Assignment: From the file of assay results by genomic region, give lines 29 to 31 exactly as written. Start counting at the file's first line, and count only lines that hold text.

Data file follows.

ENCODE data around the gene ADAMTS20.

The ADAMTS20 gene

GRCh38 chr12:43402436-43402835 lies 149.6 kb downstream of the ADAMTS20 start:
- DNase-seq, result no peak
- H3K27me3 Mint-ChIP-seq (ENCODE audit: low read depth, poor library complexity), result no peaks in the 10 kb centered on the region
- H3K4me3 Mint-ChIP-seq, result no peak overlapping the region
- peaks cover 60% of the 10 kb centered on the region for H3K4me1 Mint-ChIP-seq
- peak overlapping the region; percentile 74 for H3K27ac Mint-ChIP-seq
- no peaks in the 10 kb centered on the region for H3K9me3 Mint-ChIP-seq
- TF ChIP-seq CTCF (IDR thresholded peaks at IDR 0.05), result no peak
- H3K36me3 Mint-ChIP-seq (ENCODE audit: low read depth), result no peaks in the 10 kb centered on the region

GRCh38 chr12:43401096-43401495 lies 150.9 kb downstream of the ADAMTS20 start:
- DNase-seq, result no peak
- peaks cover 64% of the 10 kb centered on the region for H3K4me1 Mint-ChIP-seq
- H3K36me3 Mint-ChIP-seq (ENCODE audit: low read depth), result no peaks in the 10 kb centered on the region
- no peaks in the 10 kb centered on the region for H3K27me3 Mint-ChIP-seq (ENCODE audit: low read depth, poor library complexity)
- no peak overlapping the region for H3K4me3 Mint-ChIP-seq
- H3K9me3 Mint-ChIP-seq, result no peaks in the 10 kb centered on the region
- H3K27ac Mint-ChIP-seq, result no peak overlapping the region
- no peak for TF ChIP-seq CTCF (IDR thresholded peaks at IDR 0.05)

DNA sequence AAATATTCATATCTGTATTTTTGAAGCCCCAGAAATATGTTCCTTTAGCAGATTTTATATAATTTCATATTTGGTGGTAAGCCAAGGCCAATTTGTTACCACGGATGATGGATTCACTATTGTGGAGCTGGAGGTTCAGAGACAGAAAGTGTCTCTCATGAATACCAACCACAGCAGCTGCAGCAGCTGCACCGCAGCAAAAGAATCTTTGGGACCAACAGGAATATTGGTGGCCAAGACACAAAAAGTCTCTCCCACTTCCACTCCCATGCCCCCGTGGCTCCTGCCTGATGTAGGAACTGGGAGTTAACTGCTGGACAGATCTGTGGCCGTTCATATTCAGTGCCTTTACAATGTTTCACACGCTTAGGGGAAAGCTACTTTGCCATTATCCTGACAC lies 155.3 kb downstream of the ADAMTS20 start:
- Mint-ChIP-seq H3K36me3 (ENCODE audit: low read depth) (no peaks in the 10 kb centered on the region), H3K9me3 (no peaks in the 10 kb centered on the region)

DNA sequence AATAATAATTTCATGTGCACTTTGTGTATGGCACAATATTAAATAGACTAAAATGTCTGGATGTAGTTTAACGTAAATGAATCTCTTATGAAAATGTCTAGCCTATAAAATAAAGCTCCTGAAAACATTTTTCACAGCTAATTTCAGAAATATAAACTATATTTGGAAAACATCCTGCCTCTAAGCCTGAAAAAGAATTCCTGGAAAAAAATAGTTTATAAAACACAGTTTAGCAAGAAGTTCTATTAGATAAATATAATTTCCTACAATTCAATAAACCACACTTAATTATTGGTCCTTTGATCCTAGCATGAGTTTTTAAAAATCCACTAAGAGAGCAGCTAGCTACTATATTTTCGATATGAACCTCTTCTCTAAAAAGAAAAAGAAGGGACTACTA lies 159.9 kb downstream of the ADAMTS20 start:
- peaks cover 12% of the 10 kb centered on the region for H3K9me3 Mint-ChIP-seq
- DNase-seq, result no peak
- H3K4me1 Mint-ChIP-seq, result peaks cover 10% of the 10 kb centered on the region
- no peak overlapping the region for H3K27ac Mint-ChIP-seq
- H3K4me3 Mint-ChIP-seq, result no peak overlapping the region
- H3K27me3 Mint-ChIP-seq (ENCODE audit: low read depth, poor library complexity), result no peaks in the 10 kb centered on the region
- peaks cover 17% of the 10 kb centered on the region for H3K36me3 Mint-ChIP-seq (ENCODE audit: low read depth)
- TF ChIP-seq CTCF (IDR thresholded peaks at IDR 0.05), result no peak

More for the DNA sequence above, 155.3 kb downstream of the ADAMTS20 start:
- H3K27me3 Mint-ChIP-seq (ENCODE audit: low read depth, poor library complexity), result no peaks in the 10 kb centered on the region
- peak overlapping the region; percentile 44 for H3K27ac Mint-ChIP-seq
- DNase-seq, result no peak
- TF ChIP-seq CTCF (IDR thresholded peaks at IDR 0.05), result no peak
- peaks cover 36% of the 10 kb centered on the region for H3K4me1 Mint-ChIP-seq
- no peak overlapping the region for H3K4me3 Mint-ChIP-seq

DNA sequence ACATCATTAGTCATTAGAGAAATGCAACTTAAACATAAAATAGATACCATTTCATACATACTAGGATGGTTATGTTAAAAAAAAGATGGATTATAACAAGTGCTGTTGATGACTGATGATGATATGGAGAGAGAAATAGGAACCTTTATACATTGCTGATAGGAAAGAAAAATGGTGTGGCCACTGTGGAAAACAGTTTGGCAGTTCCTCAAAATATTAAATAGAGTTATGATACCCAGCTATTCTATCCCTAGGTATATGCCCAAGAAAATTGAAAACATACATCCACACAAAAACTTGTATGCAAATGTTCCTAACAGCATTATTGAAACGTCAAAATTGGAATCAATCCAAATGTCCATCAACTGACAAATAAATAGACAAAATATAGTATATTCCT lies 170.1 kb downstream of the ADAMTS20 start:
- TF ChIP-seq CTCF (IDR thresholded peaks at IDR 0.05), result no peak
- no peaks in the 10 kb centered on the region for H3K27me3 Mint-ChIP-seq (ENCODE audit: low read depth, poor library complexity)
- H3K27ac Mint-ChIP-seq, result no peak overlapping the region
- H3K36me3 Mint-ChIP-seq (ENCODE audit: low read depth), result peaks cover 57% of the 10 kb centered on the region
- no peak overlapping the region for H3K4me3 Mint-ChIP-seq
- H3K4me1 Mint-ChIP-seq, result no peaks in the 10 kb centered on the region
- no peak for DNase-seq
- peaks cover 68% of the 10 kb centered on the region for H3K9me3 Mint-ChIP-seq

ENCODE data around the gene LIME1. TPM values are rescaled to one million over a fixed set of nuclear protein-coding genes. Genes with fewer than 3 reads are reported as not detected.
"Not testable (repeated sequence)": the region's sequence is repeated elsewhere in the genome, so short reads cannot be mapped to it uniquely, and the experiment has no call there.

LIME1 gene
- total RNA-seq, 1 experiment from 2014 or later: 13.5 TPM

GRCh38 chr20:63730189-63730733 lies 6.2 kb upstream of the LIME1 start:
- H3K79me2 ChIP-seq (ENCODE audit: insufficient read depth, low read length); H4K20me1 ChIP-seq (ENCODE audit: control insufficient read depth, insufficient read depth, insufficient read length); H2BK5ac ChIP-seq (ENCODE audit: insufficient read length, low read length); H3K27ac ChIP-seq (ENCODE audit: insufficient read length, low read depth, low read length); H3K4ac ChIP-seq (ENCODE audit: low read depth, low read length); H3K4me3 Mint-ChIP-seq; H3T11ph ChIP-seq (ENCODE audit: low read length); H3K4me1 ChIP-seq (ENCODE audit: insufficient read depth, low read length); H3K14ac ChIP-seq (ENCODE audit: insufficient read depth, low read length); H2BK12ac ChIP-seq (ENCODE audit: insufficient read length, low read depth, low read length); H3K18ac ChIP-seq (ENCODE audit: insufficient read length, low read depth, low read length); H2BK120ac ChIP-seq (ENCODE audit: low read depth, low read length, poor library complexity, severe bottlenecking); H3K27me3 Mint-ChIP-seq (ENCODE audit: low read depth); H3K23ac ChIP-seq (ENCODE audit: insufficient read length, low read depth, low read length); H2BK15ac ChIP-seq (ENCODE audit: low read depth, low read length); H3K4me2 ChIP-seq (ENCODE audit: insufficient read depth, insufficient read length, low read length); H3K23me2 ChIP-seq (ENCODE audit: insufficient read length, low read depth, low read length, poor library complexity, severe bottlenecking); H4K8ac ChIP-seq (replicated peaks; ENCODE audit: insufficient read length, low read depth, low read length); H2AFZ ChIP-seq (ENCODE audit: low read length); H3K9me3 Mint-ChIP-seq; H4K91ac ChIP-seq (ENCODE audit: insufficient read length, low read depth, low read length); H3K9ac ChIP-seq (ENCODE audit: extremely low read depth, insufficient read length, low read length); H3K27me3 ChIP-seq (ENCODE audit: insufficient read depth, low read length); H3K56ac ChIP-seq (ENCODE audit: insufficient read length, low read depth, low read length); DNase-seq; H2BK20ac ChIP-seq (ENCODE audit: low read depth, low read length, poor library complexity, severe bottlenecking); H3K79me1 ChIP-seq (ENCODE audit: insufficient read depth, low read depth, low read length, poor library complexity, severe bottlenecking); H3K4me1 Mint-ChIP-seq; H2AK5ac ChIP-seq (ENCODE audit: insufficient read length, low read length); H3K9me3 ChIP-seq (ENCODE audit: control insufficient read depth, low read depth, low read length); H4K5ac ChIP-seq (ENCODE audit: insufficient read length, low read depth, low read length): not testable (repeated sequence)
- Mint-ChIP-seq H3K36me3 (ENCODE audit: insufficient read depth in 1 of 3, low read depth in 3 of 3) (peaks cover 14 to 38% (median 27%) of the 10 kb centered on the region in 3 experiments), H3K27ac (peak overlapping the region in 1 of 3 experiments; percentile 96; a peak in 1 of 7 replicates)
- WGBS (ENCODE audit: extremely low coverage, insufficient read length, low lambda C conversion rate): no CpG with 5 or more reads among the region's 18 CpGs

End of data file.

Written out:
- H3K27me3 Mint-ChIP-seq (ENCODE audit: low read depth, poor library complexity), result no peaks in the 10 kb centered on the region
- peaks cover 17% of the 10 kb centered on the region for H3K36me3 Mint-ChIP-seq (ENCODE audit: low read depth)
- TF ChIP-seq CTCF (IDR thresholded peaks at IDR 0.05), result no peak